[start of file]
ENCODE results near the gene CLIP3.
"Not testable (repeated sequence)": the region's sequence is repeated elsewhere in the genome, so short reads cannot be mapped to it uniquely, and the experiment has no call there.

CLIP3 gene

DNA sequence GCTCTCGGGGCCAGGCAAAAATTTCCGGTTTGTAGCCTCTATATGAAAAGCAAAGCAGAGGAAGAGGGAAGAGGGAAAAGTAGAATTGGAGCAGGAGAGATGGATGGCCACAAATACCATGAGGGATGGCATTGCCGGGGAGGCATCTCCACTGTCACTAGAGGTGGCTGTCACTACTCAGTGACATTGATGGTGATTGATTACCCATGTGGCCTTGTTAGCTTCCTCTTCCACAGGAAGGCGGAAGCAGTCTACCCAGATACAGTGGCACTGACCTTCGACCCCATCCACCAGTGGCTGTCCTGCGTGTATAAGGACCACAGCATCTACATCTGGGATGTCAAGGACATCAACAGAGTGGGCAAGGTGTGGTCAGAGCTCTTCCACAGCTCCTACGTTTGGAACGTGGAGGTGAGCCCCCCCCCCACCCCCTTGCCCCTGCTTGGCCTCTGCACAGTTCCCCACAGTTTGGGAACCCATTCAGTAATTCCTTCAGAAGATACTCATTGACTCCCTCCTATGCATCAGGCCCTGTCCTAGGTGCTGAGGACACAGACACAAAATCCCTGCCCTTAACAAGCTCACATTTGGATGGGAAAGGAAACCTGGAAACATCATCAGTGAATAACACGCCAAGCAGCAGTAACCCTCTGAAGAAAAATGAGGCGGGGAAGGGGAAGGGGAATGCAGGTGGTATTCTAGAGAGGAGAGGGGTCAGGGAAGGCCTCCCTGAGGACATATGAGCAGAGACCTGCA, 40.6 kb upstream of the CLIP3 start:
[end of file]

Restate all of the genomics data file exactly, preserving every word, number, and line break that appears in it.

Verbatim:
ENCODE results near the gene CLIP3.
"Not testable (repeated sequence)": the region's sequence is repeated elsewhere in the genome, so short reads cannot be mapped to it uniquely, and the experiment has no call there.

CLIP3 gene

DNA sequence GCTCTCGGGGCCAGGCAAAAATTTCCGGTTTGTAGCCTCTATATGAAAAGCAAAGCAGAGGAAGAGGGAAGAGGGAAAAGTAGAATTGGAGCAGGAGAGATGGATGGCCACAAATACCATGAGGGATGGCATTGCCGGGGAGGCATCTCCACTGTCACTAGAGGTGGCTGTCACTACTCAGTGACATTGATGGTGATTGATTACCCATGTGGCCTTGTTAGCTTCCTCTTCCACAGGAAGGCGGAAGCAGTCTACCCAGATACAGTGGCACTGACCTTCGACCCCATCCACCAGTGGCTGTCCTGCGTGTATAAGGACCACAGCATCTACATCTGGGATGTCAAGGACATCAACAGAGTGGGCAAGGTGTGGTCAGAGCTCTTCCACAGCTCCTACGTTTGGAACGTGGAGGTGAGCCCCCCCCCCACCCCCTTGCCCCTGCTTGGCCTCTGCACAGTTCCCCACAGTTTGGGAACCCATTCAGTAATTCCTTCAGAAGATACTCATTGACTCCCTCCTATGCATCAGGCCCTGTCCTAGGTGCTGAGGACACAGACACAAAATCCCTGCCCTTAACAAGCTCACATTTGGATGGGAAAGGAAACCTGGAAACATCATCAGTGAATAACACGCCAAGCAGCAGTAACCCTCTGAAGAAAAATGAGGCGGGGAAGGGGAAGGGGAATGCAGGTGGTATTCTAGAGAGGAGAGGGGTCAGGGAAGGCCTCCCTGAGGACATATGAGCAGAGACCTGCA, 40.6 kb upstream of the CLIP3 start: